Watching ‘Hamlet’ on National Theatre Live at NCPA last evening. The Paris attacks that morning. Watching ‘Hamlet’.
Feeling humbled, that we could be watching something written 400 years ago, that so much art exists, so many people strive relentlessly to make the world a better, a more beautiful place. Feeling privileged that there are people like us who can access art, who can afford to access it.
And there are people whose backs are turned to the sun, who see only their own shadows on the wall. They are not to blame. What is the level of desperation, poverty, ignorance, violence that they must have witnessed to be able to destroy without a thought anything that is beautiful, anything that is there, including their own selves? No one destroys just like that.
Watching ‘Hamlet’ I felt, as I have felt many times, in many other situations, that surely exposing children to art, to thought, to films, to conversations, to questioning is the only way to make sure our world gets safer, healthier, a more beautiful place to live in. How can we not see the connection between an education that stresses only on the mundane, the practical, the getting of marks and passing of examinations, the slow killing of any thought and curiosity and the intolerance that comes later?
There are children who receive no education, children born – when one meets the parents or sees their living conditions, they seem to be children born only out of animal instinct. The parents resent even the food the children eat. There are children who are loved, protected, go to school, but the schools are factories, soul killing. The parents themselves are caught in the rut of making a living. The teachers enforce discipline, and nothing else.
At the Half Ticket section, the children’s film festival, which was a part of Jio Mami, this year, Dhanno and I helped facilitate the children to watch the film. It meant moderating discussions, asking questions, helping the children to see the films in other ways. It was clear that schools which had a culture of watching films, had children who were not only more articulate, but also more open to newer cultures, newer problems, and identified more with others. Children who came from so-called good schools, good because they get excellent rankings in the board exams, but had no culture of watching films, were not only less articulate, but also they found anything new funny. A new language, people who had different names, people who did not look like them, or behave like them, they could only ridicule, they did not want to understand them. They were less respectful of the medium, of other people’s work. It was clear, these divisions were clear.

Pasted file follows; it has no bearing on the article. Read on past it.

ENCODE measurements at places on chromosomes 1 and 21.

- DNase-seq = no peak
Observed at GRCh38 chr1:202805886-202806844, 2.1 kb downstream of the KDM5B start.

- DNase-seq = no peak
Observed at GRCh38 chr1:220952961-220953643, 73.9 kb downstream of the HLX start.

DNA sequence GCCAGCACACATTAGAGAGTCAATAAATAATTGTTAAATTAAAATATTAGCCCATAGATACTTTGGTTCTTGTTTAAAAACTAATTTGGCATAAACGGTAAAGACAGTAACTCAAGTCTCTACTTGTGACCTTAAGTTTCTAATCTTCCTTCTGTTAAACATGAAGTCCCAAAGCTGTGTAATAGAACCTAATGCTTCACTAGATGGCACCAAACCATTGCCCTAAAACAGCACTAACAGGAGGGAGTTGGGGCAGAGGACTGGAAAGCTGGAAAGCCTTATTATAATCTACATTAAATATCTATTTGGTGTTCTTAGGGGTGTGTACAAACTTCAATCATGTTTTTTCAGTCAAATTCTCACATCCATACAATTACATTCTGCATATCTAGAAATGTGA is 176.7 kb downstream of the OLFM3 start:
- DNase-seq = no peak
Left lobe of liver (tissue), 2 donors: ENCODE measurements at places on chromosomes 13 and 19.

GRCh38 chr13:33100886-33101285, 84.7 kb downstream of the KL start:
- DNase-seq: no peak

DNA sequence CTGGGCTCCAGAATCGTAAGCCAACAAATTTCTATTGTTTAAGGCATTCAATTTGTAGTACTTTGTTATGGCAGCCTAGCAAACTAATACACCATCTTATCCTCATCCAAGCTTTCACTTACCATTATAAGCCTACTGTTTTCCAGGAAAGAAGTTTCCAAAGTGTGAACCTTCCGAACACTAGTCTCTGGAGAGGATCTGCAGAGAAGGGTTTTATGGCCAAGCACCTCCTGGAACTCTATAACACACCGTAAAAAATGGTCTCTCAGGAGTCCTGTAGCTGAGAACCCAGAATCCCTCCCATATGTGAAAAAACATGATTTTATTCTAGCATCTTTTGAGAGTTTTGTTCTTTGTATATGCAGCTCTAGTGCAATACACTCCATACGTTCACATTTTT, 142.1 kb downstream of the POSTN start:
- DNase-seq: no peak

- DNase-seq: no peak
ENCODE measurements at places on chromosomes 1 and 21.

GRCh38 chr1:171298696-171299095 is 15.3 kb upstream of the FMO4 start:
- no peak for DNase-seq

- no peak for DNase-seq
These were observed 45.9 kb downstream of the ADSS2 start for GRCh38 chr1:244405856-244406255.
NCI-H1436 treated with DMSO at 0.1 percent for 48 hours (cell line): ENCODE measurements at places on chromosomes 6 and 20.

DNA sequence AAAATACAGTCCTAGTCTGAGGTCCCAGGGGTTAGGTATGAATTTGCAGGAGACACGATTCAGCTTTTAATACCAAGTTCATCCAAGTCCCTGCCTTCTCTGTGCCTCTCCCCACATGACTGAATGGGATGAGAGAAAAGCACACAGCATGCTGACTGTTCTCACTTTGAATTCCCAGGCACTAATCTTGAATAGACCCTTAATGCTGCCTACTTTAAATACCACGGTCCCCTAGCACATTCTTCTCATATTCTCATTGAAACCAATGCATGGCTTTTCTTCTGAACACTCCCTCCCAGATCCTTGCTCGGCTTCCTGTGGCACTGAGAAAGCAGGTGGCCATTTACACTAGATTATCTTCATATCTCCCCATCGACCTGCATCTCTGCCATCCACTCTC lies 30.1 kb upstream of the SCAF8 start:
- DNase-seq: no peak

Our children need to go to more museums, see more art, more films, and above all, need to learn how to talk about what they see. Should art not be made more accessible, more affordable? Should there not be more and more initiatives to take children to art and art to children?
Recently, Dhanno’s friend, Badal moved to New York on a job. He asked Dhanno to help him spend a day on his own, how does one travel when one is alone, what does one see? She sent him to the Met Museum. She guided him over Skype, on what could possibly interest him. He found Picasso strange, and did not care for Matisse. But the ‘Monet fellow’ he liked. He suddenly saw the connection between what Dhanno had been telling him after her visit to France, visit to Monet’s garden, and seeing the Nympheas at the Orangerie, about light, and what Monet was doing. He remembered a photo of Dhanno on the bridge at Giverny, and was excited to see ‘Bridge over a Pond of Water Lilies’ at the Met. Badal is a good photographer, he photographs wild life. How much more could he have learned at school, while growing up, and how would it have helped him in the way he viewed the world?
At the end of ‘Hamlet’, Benedict Cumberbatch makes an appeal for help to save the children of the world, particularly Syria via savethechildren.org.uk. He quotes British-Somali poet Warshan Shire’s poem ‘Home’, “A parent only puts their child on a boat when the sea is safer than the land.” At Yamagata, many years ago, a Palestinian filmmaker cried the last evening. He did not want to go home, did not want to go back to the sounds of war. A home, which was permanently at war.